Evolution and Devolution of Knowledge: A Tale of Two Biologies
Anthropological inquiry indicates that all human cultures classify animals and plants in similar ways. This pre-theoretical knowledge also provided common ground for competing scientific investigations. Paradoxically, despite rapid advances in biological science, our citizenry's practical knowledge of nature is diminishing. Convenient choice of American and European students as psychology's preferred study populations obscures this fact. Here we describe historical, cross-cultural and developmental research on how people ordinarily conceptualize nature (naïve or folk biology), concentrating on cognitive consequences associated with knowledge devolution. Our approach integrates three disciplinary perspectives. For cognitive science, we show that results on categorization and reasoning from “standard populations” fail to generalize to humanity at large. For developmental research, we find that the usual populations studied represent impoverished experience with nature, yielding misleading results concerning the ontogenetic relationship between folkbiology and folkpsychology. For cultural and environmental studies, we show that groups living in the same habitat can manifest strikingly distinct behaviors, cognitions and social relations relative to it. This has novel implications for environmental decision making and management, including resource dilemmas such as the commons problem.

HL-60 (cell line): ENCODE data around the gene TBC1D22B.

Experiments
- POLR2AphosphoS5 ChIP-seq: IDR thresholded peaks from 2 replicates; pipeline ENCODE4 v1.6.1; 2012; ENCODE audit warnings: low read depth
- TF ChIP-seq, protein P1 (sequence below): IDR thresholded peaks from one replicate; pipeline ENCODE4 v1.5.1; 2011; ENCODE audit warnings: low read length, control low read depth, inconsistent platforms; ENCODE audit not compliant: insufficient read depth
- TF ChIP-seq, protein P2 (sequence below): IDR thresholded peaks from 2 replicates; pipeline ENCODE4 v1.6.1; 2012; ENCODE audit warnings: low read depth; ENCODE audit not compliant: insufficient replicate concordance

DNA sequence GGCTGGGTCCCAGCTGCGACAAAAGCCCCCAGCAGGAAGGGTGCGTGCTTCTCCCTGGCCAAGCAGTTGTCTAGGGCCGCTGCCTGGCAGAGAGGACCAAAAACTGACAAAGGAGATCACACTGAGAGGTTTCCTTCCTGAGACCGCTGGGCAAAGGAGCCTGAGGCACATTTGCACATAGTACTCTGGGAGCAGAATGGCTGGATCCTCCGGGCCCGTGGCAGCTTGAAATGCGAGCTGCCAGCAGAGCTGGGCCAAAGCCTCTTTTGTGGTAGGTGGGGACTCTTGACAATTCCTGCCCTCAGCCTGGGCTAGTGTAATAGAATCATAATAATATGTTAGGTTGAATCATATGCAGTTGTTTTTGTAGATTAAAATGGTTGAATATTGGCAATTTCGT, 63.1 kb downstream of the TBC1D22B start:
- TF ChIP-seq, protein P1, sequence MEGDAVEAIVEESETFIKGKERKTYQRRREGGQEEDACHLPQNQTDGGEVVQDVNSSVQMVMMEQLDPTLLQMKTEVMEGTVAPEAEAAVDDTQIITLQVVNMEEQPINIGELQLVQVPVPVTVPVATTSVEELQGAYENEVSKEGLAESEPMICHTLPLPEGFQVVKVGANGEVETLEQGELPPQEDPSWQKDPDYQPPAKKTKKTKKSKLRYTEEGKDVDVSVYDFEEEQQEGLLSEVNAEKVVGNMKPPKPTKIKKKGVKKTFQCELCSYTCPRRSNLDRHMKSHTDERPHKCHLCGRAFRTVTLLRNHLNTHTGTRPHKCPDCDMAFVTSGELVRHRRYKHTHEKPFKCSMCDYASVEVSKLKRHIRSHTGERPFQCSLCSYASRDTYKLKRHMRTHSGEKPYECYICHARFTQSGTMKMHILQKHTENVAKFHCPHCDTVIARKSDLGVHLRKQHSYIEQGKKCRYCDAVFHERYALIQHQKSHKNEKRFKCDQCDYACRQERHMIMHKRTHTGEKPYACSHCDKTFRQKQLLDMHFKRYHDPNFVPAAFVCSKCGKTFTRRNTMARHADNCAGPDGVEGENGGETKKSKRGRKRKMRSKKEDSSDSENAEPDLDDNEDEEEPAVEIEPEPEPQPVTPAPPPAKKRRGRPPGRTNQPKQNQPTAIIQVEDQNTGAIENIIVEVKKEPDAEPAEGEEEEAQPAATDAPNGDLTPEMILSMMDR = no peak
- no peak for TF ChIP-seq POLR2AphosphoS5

|Date of creation:||Jun 2002|
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|Note:||View the original document on HAL open archive server: http://jeannicod.ccsd.cnrs.fr/ijn_00000144|
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